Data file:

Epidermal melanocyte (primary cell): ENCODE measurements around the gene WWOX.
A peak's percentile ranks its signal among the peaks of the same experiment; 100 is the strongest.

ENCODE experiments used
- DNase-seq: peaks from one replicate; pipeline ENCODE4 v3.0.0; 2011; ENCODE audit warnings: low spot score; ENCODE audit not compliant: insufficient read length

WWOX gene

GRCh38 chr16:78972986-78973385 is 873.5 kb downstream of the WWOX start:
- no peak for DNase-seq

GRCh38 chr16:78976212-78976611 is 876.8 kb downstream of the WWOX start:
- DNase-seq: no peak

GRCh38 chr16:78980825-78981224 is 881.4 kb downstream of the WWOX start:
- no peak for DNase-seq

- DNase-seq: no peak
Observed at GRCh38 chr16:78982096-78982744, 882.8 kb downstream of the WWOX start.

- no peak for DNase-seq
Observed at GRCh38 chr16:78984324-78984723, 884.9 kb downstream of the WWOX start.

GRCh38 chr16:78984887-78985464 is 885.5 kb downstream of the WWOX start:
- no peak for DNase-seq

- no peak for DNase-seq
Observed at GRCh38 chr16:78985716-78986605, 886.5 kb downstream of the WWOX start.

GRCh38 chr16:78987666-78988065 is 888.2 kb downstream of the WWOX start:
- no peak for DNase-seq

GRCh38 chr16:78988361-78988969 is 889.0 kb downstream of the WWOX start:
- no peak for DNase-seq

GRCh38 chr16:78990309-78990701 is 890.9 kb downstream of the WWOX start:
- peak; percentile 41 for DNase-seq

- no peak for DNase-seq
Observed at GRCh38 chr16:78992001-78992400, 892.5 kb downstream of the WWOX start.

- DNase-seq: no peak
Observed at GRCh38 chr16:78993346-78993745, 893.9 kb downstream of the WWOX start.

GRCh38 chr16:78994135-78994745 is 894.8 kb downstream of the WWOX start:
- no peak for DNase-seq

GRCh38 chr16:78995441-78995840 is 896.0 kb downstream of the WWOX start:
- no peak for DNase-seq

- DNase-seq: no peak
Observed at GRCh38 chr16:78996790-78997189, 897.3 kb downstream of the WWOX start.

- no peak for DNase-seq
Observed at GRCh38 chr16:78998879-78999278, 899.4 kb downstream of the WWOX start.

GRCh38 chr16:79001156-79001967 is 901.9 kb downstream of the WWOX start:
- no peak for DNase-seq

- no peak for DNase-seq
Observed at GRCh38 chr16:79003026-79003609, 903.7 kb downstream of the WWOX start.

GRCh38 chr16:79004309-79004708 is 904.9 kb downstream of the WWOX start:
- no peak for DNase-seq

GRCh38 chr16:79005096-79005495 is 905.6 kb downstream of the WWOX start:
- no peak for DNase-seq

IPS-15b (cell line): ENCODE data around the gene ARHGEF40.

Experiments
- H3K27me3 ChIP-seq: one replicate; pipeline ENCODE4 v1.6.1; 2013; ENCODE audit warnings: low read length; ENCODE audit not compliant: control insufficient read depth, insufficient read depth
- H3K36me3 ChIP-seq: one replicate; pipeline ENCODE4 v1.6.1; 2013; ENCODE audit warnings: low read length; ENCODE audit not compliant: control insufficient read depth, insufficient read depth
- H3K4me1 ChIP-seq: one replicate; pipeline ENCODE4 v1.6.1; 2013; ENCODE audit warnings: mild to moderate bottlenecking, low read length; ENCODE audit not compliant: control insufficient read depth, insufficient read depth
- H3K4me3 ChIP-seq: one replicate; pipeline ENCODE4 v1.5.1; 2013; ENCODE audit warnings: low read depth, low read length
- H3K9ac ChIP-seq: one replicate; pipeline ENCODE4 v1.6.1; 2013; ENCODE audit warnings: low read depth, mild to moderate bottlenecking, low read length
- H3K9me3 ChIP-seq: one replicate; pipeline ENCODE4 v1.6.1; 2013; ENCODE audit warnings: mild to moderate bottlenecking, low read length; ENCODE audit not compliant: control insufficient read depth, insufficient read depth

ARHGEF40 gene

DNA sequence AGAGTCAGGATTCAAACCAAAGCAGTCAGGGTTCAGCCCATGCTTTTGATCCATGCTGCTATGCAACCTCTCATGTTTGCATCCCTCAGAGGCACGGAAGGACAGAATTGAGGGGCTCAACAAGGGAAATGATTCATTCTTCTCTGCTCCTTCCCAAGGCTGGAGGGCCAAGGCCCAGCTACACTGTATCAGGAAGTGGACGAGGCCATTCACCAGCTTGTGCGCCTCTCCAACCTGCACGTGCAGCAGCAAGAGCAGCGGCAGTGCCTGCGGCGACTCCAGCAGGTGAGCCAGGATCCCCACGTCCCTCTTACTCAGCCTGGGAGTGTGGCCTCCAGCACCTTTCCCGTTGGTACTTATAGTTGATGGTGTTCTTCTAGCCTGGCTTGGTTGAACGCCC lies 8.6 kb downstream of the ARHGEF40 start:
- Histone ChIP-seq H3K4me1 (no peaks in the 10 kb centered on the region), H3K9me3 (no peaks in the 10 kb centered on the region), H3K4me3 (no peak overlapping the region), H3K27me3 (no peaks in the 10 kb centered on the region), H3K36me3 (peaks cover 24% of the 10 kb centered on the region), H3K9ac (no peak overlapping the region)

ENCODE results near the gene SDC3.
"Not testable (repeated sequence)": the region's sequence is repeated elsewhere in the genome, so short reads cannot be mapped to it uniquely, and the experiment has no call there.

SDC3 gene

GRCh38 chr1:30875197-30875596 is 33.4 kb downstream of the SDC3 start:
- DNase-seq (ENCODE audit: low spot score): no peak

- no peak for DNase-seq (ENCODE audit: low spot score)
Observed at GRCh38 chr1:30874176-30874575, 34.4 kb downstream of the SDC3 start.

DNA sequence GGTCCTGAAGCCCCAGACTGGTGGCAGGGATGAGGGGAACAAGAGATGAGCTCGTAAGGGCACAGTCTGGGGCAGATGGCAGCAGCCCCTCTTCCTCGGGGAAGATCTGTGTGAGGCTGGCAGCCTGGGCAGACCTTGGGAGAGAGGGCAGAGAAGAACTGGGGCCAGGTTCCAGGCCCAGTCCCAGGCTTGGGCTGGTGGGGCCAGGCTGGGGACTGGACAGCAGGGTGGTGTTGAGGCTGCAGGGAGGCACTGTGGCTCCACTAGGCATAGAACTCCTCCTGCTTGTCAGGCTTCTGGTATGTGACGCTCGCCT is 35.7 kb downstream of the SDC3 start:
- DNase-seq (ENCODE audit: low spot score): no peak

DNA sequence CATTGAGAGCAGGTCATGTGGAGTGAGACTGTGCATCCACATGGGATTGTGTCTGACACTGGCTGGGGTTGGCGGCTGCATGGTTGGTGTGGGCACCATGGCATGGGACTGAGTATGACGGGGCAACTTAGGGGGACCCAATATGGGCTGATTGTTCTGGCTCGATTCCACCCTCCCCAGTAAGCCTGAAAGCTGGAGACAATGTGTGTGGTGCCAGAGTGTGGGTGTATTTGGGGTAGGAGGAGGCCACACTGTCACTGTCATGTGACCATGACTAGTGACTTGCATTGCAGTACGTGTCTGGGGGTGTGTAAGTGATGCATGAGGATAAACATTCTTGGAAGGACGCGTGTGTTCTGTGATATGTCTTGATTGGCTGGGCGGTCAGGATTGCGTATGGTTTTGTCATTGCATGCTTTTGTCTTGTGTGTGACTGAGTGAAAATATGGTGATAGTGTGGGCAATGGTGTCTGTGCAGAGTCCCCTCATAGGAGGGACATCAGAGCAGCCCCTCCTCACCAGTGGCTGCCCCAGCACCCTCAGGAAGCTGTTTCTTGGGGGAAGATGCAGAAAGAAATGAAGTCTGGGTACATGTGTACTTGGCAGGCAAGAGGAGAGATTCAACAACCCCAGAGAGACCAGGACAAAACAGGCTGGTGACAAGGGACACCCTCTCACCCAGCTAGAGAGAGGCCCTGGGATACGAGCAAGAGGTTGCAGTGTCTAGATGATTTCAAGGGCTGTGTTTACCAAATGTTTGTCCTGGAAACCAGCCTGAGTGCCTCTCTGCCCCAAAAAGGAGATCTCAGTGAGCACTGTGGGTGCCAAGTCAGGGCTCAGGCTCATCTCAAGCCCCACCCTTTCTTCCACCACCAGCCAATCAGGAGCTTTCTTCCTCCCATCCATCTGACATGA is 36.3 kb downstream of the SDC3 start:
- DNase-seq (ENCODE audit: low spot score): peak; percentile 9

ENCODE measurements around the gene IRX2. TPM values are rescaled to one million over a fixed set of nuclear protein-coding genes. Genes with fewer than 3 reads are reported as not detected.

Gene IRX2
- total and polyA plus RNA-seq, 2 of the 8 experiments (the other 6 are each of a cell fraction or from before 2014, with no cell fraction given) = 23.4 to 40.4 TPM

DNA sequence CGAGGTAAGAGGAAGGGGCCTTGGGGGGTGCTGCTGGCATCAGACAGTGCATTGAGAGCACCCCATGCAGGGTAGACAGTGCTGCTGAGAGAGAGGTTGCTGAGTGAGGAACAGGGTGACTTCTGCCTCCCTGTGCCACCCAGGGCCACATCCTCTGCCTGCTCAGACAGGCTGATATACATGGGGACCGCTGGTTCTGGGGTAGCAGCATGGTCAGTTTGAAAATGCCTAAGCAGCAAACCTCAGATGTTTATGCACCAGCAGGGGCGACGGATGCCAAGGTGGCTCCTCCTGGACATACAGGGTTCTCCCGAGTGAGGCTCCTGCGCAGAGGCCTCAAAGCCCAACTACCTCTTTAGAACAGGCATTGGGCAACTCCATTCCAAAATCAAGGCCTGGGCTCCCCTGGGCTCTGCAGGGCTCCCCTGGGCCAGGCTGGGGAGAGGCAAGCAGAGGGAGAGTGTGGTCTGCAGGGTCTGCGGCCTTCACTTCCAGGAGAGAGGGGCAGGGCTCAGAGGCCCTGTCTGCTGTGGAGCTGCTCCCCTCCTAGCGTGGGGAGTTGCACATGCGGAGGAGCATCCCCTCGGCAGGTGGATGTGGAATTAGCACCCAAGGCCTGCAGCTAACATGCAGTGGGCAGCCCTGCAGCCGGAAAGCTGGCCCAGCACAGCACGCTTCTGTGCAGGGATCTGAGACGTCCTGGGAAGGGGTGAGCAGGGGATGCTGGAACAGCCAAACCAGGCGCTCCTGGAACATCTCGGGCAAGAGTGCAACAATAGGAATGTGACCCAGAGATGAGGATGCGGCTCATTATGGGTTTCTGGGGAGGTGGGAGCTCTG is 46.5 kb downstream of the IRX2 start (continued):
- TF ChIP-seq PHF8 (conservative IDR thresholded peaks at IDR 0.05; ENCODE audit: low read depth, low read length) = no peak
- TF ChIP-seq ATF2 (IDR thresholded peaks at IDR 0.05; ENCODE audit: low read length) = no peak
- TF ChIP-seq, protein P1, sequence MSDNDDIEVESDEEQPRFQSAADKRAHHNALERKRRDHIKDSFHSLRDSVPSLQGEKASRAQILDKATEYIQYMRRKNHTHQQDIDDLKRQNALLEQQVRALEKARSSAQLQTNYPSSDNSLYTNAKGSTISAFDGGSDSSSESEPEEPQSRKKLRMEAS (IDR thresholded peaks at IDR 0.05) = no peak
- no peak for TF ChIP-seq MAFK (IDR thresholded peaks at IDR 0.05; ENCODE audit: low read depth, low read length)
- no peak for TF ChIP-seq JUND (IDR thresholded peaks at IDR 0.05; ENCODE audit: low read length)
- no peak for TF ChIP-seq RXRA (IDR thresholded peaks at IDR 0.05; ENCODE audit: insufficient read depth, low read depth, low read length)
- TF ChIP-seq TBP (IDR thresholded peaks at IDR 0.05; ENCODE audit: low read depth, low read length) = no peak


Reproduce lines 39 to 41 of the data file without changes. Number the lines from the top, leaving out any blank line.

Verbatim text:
- no peak for DNase-seq

- no peak for DNase-seq
Observed at GRCh38 chr16:79003026-79003609, 903.7 kb downstream of the WWOX start.